Author Rex Woodward wrote a biography (the Work) of defendant Thomas Gaetano DeVito, a founding member of the musical group the Four Seasons, based on various interviews and discussions he had with DeVito over several years. Woodward and DeVito agreed that they would be considered co-authors of the Work and would share equally in the profits. Woodward died in 1991. DeVito registered the Work with the U.S. Copyright Office in his name alone. DeVito later granted defendants Frankie Valli and Robert Gaudio an exclusive, irrevocable, perpetual, worldwide, and assignable license to freely use and adapt certain materials, including the Work, into a musical. Under the license agreement, DeVito would receive 20 percent of royalties received by Valli and Gaudio in exploiting the Work. Valli and Gaudio sub-licensed the Work to the writers and producers of Jersey Boys, who eventually adapted the Work into the successful Broadway play Jersey Boys.
Woodward’s widow, plaintiff Donna Corbello, sued DeVito, Valli, Gaudio and others involved with the writing, production, and distribution of the play Jersey Boys for, among other things, copyright infringement (under the copyright laws of the United States, United Kingdom, Australia, and Canada), vicarious copyright infringement, and contributory copyright infringement. Corbello also had the certificate of registration for the Work changed in 2009 to add Woodward’s name as a co-author of the Work. The court granted summary judgment in favor of all defendants except DeVito, leaving only claims against DeVito for accounting and breach of contract for trial.
The court granted defendant Jersey Boys Records Limited Partnership’s (“JB Records”) motion for summary judgment. JB records argued that court had no personal jurisdiction over it and that plaintiff failed to state a claim for copyright infringement, vicarious infringement, or contributory infringement. Although it found that JB Records was subject to personal jurisdiction in Nevada by virtue of sales of its records in the state, the court concluded that plaintiff failed to show that the Cast Album, a musical recording of the cast of Jersey Boys, infringed on the Work because it was not substantially similar. In addition, plaintiff pleaded no facts establishing that JB Records was aware of any infringement of the Work, as required for a contributory infringement claim, or that JB Records had the right and ability to control other infringers of the Work, as required for a vicarious infringement claim.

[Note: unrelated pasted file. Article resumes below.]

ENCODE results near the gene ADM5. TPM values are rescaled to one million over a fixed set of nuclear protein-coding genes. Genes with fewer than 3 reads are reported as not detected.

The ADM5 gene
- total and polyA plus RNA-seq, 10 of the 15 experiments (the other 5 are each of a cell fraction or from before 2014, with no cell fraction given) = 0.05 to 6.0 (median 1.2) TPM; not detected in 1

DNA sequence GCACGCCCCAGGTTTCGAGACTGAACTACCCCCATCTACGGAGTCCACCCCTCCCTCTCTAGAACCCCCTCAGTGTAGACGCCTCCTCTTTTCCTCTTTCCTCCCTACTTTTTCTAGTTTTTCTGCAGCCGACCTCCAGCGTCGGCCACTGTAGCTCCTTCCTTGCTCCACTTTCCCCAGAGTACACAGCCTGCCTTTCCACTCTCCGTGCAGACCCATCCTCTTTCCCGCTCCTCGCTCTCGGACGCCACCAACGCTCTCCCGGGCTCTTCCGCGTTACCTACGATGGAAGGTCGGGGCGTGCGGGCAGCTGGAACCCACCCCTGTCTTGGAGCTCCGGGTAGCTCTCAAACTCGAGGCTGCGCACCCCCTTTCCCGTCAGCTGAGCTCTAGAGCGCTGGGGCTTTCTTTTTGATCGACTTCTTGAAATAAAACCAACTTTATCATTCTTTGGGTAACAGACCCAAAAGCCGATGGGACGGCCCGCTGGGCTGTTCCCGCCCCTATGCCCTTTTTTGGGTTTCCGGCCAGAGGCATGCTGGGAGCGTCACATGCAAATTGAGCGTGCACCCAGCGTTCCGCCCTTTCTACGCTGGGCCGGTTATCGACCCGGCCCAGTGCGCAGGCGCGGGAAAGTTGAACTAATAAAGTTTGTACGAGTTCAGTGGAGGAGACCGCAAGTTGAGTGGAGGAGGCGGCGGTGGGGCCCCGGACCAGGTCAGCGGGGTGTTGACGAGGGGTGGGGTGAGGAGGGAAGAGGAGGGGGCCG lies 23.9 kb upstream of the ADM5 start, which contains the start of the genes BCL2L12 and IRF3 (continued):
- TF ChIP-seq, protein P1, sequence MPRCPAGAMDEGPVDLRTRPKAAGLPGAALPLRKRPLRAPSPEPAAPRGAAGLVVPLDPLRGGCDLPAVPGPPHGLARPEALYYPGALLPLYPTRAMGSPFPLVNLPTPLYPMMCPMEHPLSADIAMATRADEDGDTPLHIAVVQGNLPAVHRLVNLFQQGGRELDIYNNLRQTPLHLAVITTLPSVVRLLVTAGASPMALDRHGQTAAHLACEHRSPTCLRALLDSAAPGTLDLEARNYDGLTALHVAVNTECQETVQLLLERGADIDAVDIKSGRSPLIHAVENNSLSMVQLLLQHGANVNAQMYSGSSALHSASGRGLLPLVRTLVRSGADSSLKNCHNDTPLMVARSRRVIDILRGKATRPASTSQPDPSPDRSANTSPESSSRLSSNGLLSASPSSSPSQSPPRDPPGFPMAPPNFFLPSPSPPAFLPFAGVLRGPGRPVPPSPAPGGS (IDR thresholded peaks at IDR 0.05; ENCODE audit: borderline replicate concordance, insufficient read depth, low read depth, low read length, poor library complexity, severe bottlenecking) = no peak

The remaining Jersey Boys defendants, including Valli and Gaudio, moved for summary judgment on various grounds, including that plaintiff’s claims were barred by the applicable statutes of limitation, lack of personal jurisdiction, the inapplicability of foreign copyright laws, failure to establish copyright infringement, and that the infringement claims were precluded by the defendants’ valid license. The court rejected defendants’ motions based on lack of personal jurisdiction, finding that defendants purposefully availed themselves of personal jurisdiction in Nevada by directing their alleged infringing activities toward the state. The court also found no evidence that plaintiff knew or could have known about the alleged infringement prior to 2007, when she filed suit, and her claims were timely.
The court agreed with defendants, however, that foreign copyright laws did not apply to plaintiff’s infringement claims. Under the Second Circuit’s holding in Itar-Tass Russian News Agency v. Russian Kurier that issues of copyright ownership should be decided by the law of the country in which the work was created and issues of infringement should be decided by the copyright law of the country where the infringement occurred, only U.S. Copyright law applied to plaintiff’s infringement claims.
The court granted summary judgment in favor of all defendants, except DeVito, holding that plaintiffs’ copyright claims were precluded by DeVito's grant to Valli and Gaudio of a valid license to exploit the Work in creating and producing Jersey Boys. The defendants, including the director and producers of Jersey Boys, were acting under valid sub-licenses from Valli and Gaudio. The court rejected plaintiff’s argument that the sub-licenses were invalid because the license to Valli and Gaudio terminated, under its terms, when their sub-license to an initial producer lapsed, finding that the license did not terminate, and that even if it had, the parties’ course of conduct, including DeVito’s continued acceptance of royalties and his failure to terminate the license under governing statutes caused the license to remain in effect.